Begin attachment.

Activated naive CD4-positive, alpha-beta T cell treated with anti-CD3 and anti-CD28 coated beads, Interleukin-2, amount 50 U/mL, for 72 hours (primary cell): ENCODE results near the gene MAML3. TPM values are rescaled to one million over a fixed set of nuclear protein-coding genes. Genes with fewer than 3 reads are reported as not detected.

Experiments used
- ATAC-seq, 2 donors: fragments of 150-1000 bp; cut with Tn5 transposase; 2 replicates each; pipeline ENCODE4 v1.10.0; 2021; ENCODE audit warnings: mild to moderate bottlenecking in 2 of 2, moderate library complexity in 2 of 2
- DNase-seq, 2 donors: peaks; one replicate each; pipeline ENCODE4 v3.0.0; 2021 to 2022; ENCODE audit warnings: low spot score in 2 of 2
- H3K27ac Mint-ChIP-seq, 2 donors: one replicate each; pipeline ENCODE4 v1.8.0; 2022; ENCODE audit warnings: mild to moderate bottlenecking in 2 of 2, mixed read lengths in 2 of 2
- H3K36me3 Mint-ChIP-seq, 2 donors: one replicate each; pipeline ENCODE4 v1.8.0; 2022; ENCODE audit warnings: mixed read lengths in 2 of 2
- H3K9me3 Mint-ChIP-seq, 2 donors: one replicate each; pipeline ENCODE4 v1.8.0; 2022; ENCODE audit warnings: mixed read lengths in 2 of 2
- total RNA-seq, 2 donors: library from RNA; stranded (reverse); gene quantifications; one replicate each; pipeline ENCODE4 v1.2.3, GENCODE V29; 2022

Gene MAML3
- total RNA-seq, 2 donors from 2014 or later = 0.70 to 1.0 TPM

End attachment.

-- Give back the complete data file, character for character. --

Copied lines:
Activated naive CD4-positive, alpha-beta T cell treated with anti-CD3 and anti-CD28 coated beads, Interleukin-2, amount 50 U/mL, for 72 hours (primary cell): ENCODE results near the gene MAML3. TPM values are rescaled to one million over a fixed set of nuclear protein-coding genes. Genes with fewer than 3 reads are reported as not detected.

Experiments used
- ATAC-seq, 2 donors: fragments of 150-1000 bp; cut with Tn5 transposase; 2 replicates each; pipeline ENCODE4 v1.10.0; 2021; ENCODE audit warnings: mild to moderate bottlenecking in 2 of 2, moderate library complexity in 2 of 2
- DNase-seq, 2 donors: peaks; one replicate each; pipeline ENCODE4 v3.0.0; 2021 to 2022; ENCODE audit warnings: low spot score in 2 of 2
- H3K27ac Mint-ChIP-seq, 2 donors: one replicate each; pipeline ENCODE4 v1.8.0; 2022; ENCODE audit warnings: mild to moderate bottlenecking in 2 of 2, mixed read lengths in 2 of 2
- H3K36me3 Mint-ChIP-seq, 2 donors: one replicate each; pipeline ENCODE4 v1.8.0; 2022; ENCODE audit warnings: mixed read lengths in 2 of 2
- H3K9me3 Mint-ChIP-seq, 2 donors: one replicate each; pipeline ENCODE4 v1.8.0; 2022; ENCODE audit warnings: mixed read lengths in 2 of 2
- total RNA-seq, 2 donors: library from RNA; stranded (reverse); gene quantifications; one replicate each; pipeline ENCODE4 v1.2.3, GENCODE V29; 2022

Gene MAML3
- total RNA-seq, 2 donors from 2014 or later = 0.70 to 1.0 TPM